Bernie Ecclestone's angry rejoinder to Luca di Montezemolo recently could be an attempt to split the unified F1 teams' alliance.

Bernie Ecclestone's angry rejoinder to Luca di Montezemolo recently could be an attempt to split the unified F1 teams' alliance.

That is the suspicion of John Howett, president of the Toyota team and also Montezemolo's deputy in the Formula One Teams Association (FOTA).

Ecclestone, F1 chief executive and in charge of the sport's commercial rights, lashed out at Montezemolo after the Ferrari president revealed his desire to see F1 restructured.

Bernie, 78, said Ferrari is hypocritical to ask for more money because it receives "$80 million more" than another team for winning the world championship.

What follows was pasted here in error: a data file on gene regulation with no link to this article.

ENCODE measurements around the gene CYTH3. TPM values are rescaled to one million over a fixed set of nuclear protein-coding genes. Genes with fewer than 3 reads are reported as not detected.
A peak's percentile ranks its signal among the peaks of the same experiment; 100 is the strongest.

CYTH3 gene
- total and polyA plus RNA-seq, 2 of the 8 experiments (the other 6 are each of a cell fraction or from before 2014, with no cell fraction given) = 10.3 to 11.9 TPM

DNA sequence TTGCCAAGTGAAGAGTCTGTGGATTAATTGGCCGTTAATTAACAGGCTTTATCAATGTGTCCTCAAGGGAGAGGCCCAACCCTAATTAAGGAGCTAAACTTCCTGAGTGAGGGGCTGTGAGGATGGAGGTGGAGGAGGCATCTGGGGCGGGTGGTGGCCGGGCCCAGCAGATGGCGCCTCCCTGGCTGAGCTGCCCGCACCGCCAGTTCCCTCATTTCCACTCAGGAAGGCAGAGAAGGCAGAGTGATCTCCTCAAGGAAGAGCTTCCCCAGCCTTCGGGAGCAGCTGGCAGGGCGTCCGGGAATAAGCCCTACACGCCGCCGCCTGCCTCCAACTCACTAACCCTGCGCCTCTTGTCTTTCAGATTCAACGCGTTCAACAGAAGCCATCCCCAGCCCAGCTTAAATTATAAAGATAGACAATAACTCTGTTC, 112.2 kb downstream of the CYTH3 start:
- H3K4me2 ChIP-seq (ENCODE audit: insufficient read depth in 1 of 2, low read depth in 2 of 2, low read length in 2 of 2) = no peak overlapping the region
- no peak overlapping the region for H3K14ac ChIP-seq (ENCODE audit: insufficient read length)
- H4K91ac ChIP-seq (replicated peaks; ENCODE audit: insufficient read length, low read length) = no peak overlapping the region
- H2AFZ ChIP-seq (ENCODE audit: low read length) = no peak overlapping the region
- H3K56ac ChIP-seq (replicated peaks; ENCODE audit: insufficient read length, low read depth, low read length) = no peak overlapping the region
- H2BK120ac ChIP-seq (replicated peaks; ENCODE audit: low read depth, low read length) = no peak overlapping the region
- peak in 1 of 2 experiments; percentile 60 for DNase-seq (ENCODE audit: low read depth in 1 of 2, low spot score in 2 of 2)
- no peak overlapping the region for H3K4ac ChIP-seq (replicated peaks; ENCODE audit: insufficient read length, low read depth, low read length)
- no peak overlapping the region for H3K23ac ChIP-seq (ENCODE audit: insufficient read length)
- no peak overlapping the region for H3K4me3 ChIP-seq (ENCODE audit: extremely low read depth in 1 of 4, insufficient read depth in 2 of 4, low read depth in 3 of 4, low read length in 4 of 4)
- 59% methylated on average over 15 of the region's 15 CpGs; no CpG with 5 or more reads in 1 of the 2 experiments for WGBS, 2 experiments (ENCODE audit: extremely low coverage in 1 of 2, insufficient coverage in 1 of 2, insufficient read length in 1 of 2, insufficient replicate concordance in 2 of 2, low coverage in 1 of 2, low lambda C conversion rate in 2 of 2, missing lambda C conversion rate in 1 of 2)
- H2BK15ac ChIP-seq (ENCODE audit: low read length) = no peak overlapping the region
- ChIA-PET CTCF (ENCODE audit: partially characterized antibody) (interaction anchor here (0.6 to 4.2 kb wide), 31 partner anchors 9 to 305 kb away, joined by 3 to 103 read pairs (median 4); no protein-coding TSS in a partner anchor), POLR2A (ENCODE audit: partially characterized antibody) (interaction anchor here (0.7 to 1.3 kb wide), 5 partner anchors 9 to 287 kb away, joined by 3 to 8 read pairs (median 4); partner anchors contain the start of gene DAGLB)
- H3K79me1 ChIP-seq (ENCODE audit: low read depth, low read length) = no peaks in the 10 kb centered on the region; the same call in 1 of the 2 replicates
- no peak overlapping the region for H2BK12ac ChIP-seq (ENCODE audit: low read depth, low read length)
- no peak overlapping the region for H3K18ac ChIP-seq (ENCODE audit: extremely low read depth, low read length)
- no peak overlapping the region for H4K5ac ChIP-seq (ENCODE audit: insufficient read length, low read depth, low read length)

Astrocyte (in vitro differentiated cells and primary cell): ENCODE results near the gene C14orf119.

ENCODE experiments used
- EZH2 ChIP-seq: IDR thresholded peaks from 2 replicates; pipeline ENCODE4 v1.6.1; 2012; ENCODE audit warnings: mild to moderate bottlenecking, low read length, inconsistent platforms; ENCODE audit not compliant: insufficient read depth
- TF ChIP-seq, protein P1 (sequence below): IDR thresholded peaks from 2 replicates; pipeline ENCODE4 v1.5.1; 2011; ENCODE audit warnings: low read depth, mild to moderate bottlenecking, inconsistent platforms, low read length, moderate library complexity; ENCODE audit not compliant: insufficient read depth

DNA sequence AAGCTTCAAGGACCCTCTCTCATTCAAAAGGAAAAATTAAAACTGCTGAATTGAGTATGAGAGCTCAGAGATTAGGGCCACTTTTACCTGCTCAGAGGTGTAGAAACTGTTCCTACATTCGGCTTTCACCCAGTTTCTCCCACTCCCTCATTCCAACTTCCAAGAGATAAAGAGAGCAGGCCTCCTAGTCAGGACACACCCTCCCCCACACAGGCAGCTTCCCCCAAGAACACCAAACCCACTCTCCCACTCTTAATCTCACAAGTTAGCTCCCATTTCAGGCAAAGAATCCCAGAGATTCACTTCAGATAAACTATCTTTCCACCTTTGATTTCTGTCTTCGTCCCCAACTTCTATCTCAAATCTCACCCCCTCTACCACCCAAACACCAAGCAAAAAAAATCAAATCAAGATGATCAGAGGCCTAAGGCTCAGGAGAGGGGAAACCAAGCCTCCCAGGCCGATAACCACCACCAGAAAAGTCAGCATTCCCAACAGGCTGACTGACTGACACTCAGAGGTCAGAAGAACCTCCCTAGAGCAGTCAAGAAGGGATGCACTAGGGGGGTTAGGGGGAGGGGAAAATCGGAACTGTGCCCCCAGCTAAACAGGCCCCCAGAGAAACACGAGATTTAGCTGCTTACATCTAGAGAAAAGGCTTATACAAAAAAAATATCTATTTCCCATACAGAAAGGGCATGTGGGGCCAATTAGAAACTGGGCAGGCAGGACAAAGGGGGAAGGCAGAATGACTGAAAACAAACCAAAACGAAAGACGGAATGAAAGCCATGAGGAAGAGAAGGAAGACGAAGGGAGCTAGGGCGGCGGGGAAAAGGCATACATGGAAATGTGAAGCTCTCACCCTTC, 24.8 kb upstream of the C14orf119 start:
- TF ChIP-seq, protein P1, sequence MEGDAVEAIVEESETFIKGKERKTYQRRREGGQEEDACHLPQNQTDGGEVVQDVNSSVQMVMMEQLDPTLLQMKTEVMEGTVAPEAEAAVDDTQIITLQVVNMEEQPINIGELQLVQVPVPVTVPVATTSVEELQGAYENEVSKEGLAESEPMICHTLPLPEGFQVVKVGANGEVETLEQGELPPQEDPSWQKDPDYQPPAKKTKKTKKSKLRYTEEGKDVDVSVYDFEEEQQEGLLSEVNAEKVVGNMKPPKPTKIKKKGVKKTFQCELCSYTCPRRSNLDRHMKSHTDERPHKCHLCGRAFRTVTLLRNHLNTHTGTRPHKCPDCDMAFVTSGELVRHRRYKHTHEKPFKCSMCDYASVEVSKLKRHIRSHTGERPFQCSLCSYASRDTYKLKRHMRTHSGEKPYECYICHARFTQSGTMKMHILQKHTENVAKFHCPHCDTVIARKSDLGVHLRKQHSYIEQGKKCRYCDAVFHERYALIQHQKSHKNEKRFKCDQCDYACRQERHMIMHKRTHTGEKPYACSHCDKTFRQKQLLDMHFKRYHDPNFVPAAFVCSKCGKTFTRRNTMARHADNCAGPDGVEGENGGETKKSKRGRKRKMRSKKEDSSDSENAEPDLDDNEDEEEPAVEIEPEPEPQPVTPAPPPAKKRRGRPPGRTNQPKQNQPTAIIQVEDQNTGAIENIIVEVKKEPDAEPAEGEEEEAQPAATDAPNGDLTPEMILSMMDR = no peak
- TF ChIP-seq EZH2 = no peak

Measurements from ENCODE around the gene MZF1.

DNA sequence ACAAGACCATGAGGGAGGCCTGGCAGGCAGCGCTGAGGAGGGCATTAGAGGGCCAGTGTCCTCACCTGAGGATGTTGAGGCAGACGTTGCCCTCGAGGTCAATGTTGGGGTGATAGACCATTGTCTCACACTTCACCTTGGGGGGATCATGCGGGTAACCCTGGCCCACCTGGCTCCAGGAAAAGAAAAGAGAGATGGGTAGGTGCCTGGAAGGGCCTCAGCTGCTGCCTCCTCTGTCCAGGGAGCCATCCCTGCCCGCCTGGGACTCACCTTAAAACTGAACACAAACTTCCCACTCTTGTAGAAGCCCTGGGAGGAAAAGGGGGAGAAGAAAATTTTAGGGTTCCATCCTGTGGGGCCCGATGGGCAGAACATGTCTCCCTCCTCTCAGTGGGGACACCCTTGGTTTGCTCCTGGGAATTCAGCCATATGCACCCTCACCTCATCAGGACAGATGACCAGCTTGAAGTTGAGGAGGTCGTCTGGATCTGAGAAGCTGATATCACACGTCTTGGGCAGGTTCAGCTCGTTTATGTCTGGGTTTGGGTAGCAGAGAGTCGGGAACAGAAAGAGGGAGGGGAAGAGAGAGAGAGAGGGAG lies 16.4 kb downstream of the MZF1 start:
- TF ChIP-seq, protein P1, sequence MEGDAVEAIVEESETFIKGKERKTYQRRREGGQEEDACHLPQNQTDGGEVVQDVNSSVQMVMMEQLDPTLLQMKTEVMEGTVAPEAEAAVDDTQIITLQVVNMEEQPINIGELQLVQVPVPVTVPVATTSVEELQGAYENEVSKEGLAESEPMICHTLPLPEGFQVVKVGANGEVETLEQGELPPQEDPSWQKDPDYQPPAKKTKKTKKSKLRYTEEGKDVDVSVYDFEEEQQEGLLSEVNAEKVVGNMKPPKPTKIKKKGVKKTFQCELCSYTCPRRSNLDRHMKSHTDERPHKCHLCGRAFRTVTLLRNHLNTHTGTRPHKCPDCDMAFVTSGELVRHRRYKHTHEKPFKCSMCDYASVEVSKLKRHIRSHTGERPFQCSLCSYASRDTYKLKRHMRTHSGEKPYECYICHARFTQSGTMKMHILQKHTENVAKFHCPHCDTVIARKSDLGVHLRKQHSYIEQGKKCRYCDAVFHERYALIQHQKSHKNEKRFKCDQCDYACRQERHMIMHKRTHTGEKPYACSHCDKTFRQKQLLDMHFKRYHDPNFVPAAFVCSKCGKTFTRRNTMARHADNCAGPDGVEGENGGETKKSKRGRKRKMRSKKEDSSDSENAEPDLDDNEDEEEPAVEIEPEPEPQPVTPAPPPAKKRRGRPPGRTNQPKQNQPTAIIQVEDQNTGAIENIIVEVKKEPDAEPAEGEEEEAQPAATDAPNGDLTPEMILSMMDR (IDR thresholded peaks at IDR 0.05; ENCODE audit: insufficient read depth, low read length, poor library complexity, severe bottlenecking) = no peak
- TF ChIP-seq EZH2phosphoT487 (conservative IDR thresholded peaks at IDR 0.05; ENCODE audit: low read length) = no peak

But Howett suggested that if Ecclestone's desire is to split FOTA, which is currently unified and therefore influential, revealing Ferrari's preferential commercial deal is not the way to do it.

"He may be trying to (split FOTA) but all the information that was given is very transparent and openly shared among the members, so it was a bit of a non-event because everybody is aware of the historic status (of Ferrari)," he told The Times.

FIA president Max Mosley believes FOTA's unity is yet to be tested fully.

"I think the teams are more united now because there are outside pressures on formula one," he told F1's official website.

"The real tests of unity will come when there is a significant difference of opinion or when vital interests are threatened," he added.

 

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